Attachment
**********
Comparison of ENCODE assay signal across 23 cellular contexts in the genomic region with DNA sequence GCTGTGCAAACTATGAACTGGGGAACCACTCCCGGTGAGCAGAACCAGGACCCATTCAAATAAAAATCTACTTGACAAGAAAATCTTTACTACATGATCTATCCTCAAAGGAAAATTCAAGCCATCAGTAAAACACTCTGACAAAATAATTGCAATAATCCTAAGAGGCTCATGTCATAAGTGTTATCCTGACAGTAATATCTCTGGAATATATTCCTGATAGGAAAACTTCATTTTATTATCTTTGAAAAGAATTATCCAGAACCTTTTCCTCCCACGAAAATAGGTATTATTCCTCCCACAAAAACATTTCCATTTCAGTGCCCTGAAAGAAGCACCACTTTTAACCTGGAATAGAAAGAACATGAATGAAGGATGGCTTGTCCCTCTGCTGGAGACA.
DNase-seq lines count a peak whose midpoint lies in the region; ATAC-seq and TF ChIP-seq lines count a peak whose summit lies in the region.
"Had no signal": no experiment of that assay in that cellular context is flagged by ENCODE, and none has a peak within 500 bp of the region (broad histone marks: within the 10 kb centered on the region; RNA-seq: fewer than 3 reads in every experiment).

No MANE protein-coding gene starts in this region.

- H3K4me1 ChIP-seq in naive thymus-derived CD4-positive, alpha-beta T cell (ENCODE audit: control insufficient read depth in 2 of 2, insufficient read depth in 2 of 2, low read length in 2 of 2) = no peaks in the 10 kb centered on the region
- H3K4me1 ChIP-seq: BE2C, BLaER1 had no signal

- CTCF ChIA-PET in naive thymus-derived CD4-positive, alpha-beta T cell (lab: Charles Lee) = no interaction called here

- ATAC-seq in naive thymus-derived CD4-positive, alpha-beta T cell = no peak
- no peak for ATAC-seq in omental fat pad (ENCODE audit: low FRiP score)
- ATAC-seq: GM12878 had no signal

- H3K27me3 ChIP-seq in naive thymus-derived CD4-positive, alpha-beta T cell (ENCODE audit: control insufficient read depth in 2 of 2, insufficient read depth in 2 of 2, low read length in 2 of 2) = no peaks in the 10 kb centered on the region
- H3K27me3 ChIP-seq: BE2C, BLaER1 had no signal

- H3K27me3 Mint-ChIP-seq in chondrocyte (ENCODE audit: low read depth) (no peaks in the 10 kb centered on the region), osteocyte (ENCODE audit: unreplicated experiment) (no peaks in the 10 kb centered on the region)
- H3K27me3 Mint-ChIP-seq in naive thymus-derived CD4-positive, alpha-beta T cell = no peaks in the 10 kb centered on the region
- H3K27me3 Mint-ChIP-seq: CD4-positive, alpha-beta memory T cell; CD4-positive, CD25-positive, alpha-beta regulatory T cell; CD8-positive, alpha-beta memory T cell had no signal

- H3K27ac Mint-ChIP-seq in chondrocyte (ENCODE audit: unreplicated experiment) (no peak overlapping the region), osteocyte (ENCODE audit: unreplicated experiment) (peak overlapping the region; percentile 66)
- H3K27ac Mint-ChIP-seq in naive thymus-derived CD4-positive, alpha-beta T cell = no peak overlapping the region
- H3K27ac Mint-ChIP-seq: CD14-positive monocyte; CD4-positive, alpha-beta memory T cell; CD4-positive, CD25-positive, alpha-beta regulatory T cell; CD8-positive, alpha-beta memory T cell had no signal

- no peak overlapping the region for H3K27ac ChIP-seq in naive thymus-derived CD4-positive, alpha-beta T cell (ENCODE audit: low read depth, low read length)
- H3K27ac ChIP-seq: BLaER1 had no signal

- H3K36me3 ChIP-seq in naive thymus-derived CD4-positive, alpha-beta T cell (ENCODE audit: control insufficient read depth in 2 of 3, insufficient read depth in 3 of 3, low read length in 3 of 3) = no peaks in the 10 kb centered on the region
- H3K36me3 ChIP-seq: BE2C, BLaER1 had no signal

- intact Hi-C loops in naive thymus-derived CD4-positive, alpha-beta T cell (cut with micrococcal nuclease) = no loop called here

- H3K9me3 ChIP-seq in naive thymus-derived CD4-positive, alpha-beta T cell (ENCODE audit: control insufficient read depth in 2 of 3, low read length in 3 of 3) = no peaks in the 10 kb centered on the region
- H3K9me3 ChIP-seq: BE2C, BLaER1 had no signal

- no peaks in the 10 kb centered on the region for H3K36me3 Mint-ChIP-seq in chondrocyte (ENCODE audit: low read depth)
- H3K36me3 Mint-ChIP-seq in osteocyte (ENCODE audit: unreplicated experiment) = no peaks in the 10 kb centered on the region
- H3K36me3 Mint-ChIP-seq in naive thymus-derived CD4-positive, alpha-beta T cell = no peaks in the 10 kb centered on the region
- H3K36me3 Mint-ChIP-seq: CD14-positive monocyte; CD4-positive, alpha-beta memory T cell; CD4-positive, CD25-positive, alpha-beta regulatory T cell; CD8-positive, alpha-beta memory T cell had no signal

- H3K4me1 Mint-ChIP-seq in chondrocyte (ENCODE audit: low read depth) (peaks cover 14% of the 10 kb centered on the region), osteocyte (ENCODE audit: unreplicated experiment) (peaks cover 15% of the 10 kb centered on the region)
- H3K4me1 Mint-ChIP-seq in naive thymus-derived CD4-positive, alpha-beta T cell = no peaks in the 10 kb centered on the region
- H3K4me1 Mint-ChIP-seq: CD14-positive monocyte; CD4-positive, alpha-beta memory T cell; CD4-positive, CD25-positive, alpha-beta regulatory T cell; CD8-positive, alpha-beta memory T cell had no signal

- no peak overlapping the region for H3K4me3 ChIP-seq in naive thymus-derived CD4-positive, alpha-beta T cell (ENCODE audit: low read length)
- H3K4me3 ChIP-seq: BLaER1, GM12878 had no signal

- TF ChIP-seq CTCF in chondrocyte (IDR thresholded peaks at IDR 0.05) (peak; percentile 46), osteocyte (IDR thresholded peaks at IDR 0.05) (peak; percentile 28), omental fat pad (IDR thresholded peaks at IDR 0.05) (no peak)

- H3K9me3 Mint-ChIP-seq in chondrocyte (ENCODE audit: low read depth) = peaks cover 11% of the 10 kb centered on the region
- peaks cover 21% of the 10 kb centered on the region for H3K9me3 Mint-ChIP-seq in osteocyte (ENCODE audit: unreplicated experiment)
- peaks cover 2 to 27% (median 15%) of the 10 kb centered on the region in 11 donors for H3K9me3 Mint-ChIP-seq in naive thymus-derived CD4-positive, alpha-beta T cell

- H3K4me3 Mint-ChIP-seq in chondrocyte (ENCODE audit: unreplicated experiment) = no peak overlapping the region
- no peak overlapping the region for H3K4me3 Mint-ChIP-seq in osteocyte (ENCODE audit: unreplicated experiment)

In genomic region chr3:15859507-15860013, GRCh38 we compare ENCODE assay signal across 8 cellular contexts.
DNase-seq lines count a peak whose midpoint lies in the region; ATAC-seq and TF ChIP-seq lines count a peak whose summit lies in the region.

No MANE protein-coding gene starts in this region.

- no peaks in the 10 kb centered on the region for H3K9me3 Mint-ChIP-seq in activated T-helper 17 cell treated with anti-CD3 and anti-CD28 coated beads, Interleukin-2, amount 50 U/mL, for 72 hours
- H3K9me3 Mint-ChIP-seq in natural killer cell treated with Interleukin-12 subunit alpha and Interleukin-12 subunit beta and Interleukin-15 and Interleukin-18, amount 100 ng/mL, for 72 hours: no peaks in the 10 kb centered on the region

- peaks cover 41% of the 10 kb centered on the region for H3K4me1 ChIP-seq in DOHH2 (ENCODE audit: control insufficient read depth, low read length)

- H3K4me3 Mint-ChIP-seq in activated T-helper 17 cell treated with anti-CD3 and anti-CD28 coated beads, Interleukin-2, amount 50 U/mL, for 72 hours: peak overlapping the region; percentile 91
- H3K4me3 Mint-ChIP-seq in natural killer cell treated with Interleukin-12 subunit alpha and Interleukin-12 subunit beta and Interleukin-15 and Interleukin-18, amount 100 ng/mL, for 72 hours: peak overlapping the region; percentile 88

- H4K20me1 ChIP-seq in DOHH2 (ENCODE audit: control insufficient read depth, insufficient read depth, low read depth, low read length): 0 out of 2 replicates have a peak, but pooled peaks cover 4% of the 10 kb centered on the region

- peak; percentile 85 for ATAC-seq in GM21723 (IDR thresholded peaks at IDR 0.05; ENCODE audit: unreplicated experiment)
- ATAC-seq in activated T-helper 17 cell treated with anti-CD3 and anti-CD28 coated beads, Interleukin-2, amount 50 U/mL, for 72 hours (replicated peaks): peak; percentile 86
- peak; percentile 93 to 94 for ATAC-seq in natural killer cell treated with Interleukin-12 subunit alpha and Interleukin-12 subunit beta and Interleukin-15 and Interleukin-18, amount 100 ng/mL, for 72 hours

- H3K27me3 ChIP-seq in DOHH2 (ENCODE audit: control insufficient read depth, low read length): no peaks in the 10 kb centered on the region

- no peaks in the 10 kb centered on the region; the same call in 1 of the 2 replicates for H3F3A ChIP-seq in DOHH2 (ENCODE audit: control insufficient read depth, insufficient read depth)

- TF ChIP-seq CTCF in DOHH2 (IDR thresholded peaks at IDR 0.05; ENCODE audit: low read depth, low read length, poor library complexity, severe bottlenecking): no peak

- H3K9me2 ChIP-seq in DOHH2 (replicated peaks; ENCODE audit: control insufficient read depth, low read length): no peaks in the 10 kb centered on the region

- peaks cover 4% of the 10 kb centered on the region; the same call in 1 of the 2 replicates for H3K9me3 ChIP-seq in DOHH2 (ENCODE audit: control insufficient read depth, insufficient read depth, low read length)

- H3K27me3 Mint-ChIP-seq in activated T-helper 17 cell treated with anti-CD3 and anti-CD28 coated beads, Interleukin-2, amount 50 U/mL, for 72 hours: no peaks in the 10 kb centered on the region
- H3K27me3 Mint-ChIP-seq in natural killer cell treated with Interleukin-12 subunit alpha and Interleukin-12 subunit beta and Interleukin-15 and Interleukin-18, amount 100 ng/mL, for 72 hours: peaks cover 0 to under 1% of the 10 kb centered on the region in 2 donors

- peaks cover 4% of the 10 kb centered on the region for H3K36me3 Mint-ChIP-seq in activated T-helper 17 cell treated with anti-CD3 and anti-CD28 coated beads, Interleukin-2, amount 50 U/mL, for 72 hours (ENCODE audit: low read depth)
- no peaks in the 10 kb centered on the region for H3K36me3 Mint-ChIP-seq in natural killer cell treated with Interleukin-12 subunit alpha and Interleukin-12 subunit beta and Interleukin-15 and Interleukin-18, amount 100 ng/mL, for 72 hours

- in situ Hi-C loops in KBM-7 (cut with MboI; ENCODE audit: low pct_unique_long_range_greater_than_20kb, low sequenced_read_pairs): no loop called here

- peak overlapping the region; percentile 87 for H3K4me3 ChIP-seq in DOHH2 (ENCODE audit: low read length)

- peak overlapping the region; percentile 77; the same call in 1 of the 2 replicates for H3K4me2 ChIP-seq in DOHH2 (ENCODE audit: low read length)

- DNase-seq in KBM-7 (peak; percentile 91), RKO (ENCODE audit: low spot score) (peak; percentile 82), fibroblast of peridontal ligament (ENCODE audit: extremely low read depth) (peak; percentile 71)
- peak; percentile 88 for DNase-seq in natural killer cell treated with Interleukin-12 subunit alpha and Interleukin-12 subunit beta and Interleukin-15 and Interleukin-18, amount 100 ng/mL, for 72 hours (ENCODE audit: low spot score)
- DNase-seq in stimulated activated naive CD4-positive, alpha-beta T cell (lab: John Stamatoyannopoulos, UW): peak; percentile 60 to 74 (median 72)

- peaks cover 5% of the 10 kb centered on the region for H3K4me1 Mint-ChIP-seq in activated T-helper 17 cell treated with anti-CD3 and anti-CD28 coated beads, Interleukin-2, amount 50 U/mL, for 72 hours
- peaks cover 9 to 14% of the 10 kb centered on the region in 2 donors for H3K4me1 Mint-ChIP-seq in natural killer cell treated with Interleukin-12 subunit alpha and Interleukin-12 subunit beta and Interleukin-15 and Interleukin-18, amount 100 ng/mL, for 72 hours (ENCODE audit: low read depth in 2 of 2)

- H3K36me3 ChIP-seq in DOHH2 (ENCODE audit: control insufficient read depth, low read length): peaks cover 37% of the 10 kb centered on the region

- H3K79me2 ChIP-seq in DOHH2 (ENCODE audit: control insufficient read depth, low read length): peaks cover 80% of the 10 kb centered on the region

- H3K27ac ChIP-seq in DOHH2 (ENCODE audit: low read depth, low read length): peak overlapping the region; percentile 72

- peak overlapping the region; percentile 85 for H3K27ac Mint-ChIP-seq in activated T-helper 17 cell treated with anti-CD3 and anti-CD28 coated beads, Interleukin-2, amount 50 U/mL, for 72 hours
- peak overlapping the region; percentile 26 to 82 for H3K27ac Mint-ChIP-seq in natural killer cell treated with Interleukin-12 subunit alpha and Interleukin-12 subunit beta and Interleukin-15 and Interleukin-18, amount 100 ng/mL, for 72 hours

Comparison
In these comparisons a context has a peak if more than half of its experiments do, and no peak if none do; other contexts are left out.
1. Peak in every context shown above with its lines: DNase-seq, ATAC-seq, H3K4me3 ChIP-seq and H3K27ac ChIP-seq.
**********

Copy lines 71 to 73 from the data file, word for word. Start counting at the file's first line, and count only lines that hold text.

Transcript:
- H3K79me2 ChIP-seq in DOHH2 (ENCODE audit: control insufficient read depth, low read length): peaks cover 80% of the 10 kb centered on the region

- H3K27ac ChIP-seq in DOHH2 (ENCODE audit: low read depth, low read length): peak overlapping the region; percentile 72

- peak overlapping the region; percentile 85 for H3K27ac Mint-ChIP-seq in activated T-helper 17 cell treated with anti-CD3 and anti-CD28 coated beads, Interleukin-2, amount 50 U/mL, for 72 hours